Jump to content

Recommended Posts

43 minutes ago, shof515 said:

The past few weeks the Escape been getting back early, like around 2-3am. I got a feeling the issue is thats when the low tide occurs that they need to sail under the bridge

That makes sense. 

Link to post
Share on other sites

Next Sunday, 8/25, the afternoon high tide had Fort Wadsworth is at 3:50pm and the next low tide is at 10:59pm. (https://tidesandcurrents.noaa.gov/noaatidepredictions.html?id=8519024&units=standard&bdate=20190801&edate=20190831&timezone=LST/LDT&clock=12hour&datum=MLLW&interval=hilo&action=monthlychart).

 

To those who understand marine navigation much better than I do, does that suggest that the Escape will be "late" leaving NY next week?

Link to post
Share on other sites
9 minutes ago, xfkzjg1 said:

To those who understand marine navigation much better than I do, does that suggest that the Escape will be "late" leaving NY next week?

It might be the bridge but I think Escape has clearance even at high tide. More likely the want to dock close to the slack current.  Last time I was on Escape the Captain mentioned NYC is the most challenging docking because the ship is perpendicular to a relatively strong current.  In addition, it extends slightly beyond the pier.

 

Slack current was around 1:30am this morning, meaning that would be the easiest time to dock.  All other things being equal, the Captain may have elected to arrive early to take advantage of this.  A 5 or 6 am arrival would have seen a much stronger current.

Link to post
Share on other sites

Looking at her schedule for this October/November, the Escape is doing 5 days Bermuda run and also, a 4 day Bermuda round-trip out of NY ... going to be running on all engines at top speed to do that distance to sail and dock, regardless of tide & river currents on the Hudson.  Gem has been routinely coming in in the pre-dawn hours lately, nothing unusual about it (aside from the occassional onboard medical emergencies, short of a medevac ... passengers had been unloaded via boats once it get into NY's harbor, typically off the VZ Bridge by FD, PD or USCG patrol vessels.)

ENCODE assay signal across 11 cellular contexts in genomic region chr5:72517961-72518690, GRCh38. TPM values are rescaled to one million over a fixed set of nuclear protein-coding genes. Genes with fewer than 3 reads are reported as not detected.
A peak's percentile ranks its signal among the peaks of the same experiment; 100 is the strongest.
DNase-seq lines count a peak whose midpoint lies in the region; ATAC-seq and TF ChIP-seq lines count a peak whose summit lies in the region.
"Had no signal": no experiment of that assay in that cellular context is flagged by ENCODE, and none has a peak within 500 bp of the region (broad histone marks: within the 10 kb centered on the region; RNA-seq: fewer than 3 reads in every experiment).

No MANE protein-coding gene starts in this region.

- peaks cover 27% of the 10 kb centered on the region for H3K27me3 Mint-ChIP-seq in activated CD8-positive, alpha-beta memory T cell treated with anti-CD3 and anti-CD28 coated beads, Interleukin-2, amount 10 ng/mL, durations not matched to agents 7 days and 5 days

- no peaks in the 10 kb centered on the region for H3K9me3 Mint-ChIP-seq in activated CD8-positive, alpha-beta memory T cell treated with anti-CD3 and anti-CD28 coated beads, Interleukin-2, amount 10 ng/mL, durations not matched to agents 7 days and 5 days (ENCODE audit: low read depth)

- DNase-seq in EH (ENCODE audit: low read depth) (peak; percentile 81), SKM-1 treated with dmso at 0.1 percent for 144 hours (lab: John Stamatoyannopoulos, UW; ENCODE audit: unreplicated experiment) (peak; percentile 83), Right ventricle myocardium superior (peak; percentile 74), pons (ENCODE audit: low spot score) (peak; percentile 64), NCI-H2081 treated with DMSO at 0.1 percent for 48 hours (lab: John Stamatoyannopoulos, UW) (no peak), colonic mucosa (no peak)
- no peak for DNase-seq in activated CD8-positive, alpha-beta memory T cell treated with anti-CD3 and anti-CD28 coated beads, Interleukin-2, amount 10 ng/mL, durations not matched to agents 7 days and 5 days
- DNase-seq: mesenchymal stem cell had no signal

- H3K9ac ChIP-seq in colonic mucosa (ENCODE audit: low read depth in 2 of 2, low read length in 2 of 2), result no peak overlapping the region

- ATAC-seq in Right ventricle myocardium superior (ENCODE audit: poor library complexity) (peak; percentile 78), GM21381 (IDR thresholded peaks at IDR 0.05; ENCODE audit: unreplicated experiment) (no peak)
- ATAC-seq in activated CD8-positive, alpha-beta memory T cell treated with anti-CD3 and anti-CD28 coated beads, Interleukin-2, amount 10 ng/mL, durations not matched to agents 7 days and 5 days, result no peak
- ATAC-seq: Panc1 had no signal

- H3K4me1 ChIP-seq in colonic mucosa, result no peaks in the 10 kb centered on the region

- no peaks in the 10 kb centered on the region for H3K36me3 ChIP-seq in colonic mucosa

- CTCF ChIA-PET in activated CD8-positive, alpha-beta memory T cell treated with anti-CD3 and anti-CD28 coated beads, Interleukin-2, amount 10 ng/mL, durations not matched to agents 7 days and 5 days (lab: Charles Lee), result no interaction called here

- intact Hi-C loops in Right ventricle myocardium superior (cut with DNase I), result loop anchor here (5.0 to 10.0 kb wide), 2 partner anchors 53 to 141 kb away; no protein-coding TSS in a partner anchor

Maybe, the Escape got a nice boost with tailwind.  It's not that pax can leave the ship early - porters are not available until/after 7 a.m. regardless, after CBP is ready along with other authorities upon clearing the ship for passengers & crew to disembark.  Casino & duty-free shops shutting down late night, earlier ahead of scheduled arrival.  

 

Once she's docked, perhaps, extended maintenance over a longer duration can be done below deck.  This is a good question to ask the ship's officers at their next M&G gathering or "ask the officers" onboard session.  

Link to post
Share on other sites
1 hour ago, AL3XCruise said:

Last time I was on Escape the Captain mentioned NYC is the most challenging docking because the ship is perpendicular to a relatively strong current.  In addition, it extends slightly beyond the pier.

 

Last August, the Carnival Horizon so damaged Pier 90 while docking that the ship we were on at the time still could not dock there a few weeks later, and we were bumped to Brooklyn. 

Link to post
Share on other sites
18 minutes ago, Turtles06 said: